Asparagus Fern loves to spend time outdoors in the summer but be sure to start with a shady spot and move slowly to a brighter area. Keep your plant in its pot if you don’t want it to take over your garden; Asparagus Fern is a vigorous grower and will spread like wildfire once it escapes. Though only hardy to USDA Zone 9, some people report that this plant will come back again as far as Zone 6 in sheltered areas. Keep that in mind because once this plant is in your garden, nothing but a killing frost will keep it from coming back again.
When your Asparagus Fern is safely contained in a pot you will have to water it every now and then. It is important not to over-water this one, so water only when the potting mix is dry. Watering can be decreased in the winter months, but be watchful of leaves dropping off. This is an indication that the plant needs more water. Misting the plant occasionally can help until it seems to be recovering, but is not typically necessary.
There are a couple of choices for fertilization; if you have other foliage houseplants you can carry over your regimen to this plant. If not, try using a slow-release fertilizer in the spring when you begin to see a fresh flush of growth. Alternatively, you can use a water-soluble fertilizer at every other watering diluted to half-strength.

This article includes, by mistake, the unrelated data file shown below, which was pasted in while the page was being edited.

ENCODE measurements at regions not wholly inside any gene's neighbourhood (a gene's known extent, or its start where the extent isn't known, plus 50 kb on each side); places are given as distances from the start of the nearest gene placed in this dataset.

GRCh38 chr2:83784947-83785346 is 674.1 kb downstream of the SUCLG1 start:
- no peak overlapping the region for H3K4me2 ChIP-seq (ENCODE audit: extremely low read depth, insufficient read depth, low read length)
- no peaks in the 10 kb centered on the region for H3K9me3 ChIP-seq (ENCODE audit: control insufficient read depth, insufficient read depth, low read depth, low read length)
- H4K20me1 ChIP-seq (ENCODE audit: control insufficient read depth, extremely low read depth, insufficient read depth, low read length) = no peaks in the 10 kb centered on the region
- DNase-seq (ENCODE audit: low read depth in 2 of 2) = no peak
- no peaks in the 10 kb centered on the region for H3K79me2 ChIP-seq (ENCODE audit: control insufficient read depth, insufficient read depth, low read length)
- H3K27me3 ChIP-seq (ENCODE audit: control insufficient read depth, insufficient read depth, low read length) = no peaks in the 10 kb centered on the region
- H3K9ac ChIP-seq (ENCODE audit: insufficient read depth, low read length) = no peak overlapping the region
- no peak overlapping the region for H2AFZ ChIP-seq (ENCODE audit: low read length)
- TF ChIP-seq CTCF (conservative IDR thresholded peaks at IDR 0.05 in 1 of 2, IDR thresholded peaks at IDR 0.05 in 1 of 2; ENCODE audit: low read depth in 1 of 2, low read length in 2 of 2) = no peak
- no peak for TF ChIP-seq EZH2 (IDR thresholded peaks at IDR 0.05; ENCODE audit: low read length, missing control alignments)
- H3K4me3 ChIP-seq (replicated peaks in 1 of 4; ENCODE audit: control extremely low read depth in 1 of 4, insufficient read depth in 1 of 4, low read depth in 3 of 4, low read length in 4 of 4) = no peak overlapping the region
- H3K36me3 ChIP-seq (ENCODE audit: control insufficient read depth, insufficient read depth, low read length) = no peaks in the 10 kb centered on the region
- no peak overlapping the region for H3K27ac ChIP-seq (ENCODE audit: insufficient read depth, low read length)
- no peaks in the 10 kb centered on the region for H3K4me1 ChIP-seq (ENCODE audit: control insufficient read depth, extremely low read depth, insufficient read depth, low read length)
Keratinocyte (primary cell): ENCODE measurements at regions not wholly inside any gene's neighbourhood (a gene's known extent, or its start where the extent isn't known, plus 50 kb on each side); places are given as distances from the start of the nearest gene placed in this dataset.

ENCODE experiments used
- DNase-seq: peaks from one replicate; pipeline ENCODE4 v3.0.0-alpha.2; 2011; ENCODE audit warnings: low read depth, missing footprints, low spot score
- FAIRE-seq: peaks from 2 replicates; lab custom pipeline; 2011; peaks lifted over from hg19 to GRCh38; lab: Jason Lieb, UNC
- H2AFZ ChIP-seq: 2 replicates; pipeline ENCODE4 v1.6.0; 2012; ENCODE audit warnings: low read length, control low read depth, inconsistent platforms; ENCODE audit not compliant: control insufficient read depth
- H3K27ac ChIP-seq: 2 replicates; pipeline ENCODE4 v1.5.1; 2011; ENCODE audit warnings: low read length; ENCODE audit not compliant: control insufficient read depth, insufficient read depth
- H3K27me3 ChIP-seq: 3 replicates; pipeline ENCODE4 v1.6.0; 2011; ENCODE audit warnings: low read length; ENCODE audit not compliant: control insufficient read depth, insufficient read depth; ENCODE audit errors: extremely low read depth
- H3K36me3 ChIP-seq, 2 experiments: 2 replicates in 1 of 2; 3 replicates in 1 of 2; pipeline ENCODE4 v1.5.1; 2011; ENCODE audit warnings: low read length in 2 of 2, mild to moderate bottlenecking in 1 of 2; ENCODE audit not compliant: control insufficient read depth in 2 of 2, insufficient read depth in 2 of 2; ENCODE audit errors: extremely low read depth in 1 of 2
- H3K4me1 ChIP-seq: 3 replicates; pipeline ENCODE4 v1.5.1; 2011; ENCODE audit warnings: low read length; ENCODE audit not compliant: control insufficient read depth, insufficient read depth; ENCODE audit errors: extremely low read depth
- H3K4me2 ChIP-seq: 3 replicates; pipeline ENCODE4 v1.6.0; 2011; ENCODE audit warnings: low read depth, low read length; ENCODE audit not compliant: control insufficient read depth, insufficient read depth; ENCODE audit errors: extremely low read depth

Asparagus Fern is typically propagated by division or from seed. Division should be done when the plant is actively growing, so preferably in the spring or early summer. Keep freshly divided sections of the plant from drying out. Seeds sprout readily in about 3 to 4 weeks.
The ASPCA lists Asparagus Fern as toxic to cats and dogs. The plant can also cause dermatitis, or skin irritation, if handled too much. The plant may produce small red berries that, when ingested, can cause stomach discomfort.
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